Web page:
The unusual timing of the High Court ruling ordering the demolition of 30 Ulpana outpost homes by July 1 may deal a harsh blow to Prime Minister Binyamin Netanyahu’s re-election campaign.

He must now try to sell himself and his Likud party to right-wing voters as a strong champion of the settlement movement, while at the same time ordering the IDF and Border Police to forcibly remove Jewish families from their West Bank homes.

The images of destruction are likely to be particularly evocative of the 2005 withdrawal from Gaza, because at issue are five stone apartment buildings, each of which house six families.

Ulpana is not the only outpost which the court has mandated the state to evacuate during the electoral season.

Earlier this year, the court ordered the state to evacuate 50 families from the Migron outpost.

The state has also promised the court that by July 1 it would evacuate 25 families from the Givat Assaf outpost.

The three outposts are located within a short distance of each other, in the Binyamin region of the West Bank. All the homes in question were constructed on land recognized by the state as private Palestinian property.

For years, it was assumed that the fate of Migron would be symbolic of the struggle to legalize these homes.

But state requests for delays in the cases have placed Ulpana in the forefront of that battle.

The fate of Ulpana will likely determine that of these other outposts. Givat Assaf is the only one of these three outposts with could be saved from immediate evacuation. The state’s pledge to the court to take it down has not been following by a judiciary ruling.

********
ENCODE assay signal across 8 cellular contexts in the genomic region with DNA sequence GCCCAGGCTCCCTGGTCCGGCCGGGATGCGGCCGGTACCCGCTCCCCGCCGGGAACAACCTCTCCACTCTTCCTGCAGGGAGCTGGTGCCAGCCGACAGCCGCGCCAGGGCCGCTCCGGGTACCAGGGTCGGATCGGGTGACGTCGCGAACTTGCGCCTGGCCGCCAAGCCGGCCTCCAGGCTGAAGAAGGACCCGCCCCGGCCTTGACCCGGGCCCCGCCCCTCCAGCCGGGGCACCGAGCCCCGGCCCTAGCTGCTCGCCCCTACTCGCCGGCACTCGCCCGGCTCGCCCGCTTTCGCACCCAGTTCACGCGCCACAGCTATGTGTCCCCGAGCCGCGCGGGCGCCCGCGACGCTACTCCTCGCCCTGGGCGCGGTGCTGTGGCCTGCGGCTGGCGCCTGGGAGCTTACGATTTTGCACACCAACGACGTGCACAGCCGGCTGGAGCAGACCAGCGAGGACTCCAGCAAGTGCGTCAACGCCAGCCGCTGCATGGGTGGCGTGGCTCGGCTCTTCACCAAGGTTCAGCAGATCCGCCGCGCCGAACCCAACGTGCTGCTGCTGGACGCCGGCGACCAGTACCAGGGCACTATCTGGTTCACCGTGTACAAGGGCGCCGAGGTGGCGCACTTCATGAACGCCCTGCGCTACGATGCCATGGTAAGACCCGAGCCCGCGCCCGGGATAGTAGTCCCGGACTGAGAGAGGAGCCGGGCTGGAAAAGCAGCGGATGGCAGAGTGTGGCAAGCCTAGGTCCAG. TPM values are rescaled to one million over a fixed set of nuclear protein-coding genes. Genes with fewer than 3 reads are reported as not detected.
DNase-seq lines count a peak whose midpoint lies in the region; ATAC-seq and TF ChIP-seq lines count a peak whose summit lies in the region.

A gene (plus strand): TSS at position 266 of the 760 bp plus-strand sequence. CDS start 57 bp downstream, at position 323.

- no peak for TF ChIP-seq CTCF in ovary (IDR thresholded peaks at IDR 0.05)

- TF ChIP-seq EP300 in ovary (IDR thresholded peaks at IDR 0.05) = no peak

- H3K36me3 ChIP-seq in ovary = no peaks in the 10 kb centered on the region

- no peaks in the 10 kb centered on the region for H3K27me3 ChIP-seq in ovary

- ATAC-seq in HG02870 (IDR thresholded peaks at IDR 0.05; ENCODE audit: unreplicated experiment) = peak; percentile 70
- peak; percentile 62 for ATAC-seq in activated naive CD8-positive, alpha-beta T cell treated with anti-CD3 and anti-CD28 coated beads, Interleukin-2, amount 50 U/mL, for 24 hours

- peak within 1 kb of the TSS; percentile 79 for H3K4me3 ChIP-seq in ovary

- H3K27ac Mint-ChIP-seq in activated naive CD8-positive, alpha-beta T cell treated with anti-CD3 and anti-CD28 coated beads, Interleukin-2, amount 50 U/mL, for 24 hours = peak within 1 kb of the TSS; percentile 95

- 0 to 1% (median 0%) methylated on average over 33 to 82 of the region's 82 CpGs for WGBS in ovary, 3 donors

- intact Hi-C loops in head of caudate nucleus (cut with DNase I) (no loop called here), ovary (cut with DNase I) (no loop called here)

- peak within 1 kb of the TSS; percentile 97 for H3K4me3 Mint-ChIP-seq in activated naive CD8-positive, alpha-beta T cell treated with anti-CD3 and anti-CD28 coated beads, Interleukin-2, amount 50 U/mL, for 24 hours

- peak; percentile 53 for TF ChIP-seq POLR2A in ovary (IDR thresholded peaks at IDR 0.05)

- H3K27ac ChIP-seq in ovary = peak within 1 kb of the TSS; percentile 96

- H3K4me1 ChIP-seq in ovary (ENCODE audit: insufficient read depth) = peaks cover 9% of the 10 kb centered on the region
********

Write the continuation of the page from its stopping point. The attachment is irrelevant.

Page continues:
The only possibility of averting the demolition of Ulpana and Migron now lies with the Knesset parliamentarian who could pass a bill authorizing the homes, which could thwart the court’s ruling.

In the past year, Netanyahu has rejected all parliamentary attempts – including some by Likud members – to pass such legislation.

Now, even if he wanted to support such a Knesset bill, the dissolution of the 18th Knesset makes such a move almost impossible.

Technically, the Knesset could reconvene for a special session, but that is deemed unlikely.

In response, Likud parliamentarians have moved quickly to blame the courts and not their own party.

Likud, they say, is the champion of the settlement movement but its will has been hampered by a left-wing court attempting to impose their own agenda.

While the claim may allow the Likud party to get off the hook, their argument opens the door to another electoral issue, the separation of judiciary and legislative powers and the rule of law.

In the last few months, Likud ministers, including Vice Premier Moshe Ya’alon, have warned that the demolition of outpost homes could bring down the coalition.

Political pundits have speculated that Netanyahu’s government is strong enough to withstand court-ordered demolitions.

But there is a vast difference between weathering a political storm while in office by banking on the desire of ministers to keep their seats, and campaigning as a right-leaning leader while simultaneously pulling down settler homes.

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